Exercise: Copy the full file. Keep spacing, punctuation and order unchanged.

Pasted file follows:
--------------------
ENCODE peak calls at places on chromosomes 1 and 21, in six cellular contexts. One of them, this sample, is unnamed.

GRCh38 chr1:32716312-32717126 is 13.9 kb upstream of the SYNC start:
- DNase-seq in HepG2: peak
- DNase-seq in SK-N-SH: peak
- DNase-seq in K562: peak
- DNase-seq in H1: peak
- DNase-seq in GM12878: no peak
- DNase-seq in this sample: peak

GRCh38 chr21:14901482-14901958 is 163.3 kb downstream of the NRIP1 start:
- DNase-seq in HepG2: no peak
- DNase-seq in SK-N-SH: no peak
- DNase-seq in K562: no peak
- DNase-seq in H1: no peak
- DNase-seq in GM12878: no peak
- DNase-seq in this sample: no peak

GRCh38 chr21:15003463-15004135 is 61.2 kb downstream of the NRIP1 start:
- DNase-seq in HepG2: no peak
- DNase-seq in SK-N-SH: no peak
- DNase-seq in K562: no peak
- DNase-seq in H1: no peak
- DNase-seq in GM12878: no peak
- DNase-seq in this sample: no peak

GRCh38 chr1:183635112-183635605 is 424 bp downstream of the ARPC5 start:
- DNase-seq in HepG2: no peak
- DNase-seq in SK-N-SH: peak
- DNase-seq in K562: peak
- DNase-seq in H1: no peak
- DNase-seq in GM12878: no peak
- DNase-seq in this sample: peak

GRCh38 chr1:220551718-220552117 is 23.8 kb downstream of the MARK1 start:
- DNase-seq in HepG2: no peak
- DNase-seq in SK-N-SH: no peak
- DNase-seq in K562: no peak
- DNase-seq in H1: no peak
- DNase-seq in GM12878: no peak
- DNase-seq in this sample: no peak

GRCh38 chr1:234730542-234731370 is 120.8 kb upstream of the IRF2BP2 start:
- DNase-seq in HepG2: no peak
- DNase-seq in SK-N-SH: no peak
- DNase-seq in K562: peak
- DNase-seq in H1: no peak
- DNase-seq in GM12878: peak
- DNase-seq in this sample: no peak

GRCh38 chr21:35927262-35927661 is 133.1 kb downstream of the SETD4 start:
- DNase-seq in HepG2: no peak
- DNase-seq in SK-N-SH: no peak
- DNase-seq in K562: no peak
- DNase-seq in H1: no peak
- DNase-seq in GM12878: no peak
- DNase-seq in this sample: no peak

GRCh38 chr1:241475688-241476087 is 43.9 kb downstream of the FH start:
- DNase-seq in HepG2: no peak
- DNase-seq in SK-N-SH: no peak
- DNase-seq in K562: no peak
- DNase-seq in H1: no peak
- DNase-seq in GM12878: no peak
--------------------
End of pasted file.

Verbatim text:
ENCODE peak calls at places on chromosomes 1 and 21, in six cellular contexts. One of them, this sample, is unnamed.

GRCh38 chr1:32716312-32717126 is 13.9 kb upstream of the SYNC start:
- DNase-seq in HepG2: peak
- DNase-seq in SK-N-SH: peak
- DNase-seq in K562: peak
- DNase-seq in H1: peak
- DNase-seq in GM12878: no peak
- DNase-seq in this sample: peak

GRCh38 chr21:14901482-14901958 is 163.3 kb downstream of the NRIP1 start:
- DNase-seq in HepG2: no peak
- DNase-seq in SK-N-SH: no peak
- DNase-seq in K562: no peak
- DNase-seq in H1: no peak
- DNase-seq in GM12878: no peak
- DNase-seq in this sample: no peak

GRCh38 chr21:15003463-15004135 is 61.2 kb downstream of the NRIP1 start:
- DNase-seq in HepG2: no peak
- DNase-seq in SK-N-SH: no peak
- DNase-seq in K562: no peak
- DNase-seq in H1: no peak
- DNase-seq in GM12878: no peak
- DNase-seq in this sample: no peak

GRCh38 chr1:183635112-183635605 is 424 bp downstream of the ARPC5 start:
- DNase-seq in HepG2: no peak
- DNase-seq in SK-N-SH: peak
- DNase-seq in K562: peak
- DNase-seq in H1: no peak
- DNase-seq in GM12878: no peak
- DNase-seq in this sample: peak

GRCh38 chr1:220551718-220552117 is 23.8 kb downstream of the MARK1 start:
- DNase-seq in HepG2: no peak
- DNase-seq in SK-N-SH: no peak
- DNase-seq in K562: no peak
- DNase-seq in H1: no peak
- DNase-seq in GM12878: no peak
- DNase-seq in this sample: no peak

GRCh38 chr1:234730542-234731370 is 120.8 kb upstream of the IRF2BP2 start:
- DNase-seq in HepG2: no peak
- DNase-seq in SK-N-SH: no peak
- DNase-seq in K562: peak
- DNase-seq in H1: no peak
- DNase-seq in GM12878: peak
- DNase-seq in this sample: no peak

GRCh38 chr21:35927262-35927661 is 133.1 kb downstream of the SETD4 start:
- DNase-seq in HepG2: no peak
- DNase-seq in SK-N-SH: no peak
- DNase-seq in K562: no peak
- DNase-seq in H1: no peak
- DNase-seq in GM12878: no peak
- DNase-seq in this sample: no peak

GRCh38 chr1:241475688-241476087 is 43.9 kb downstream of the FH start:
- DNase-seq in HepG2: no peak
- DNase-seq in SK-N-SH: no peak
- DNase-seq in K562: no peak
- DNase-seq in H1: no peak
- DNase-seq in GM12878: no peak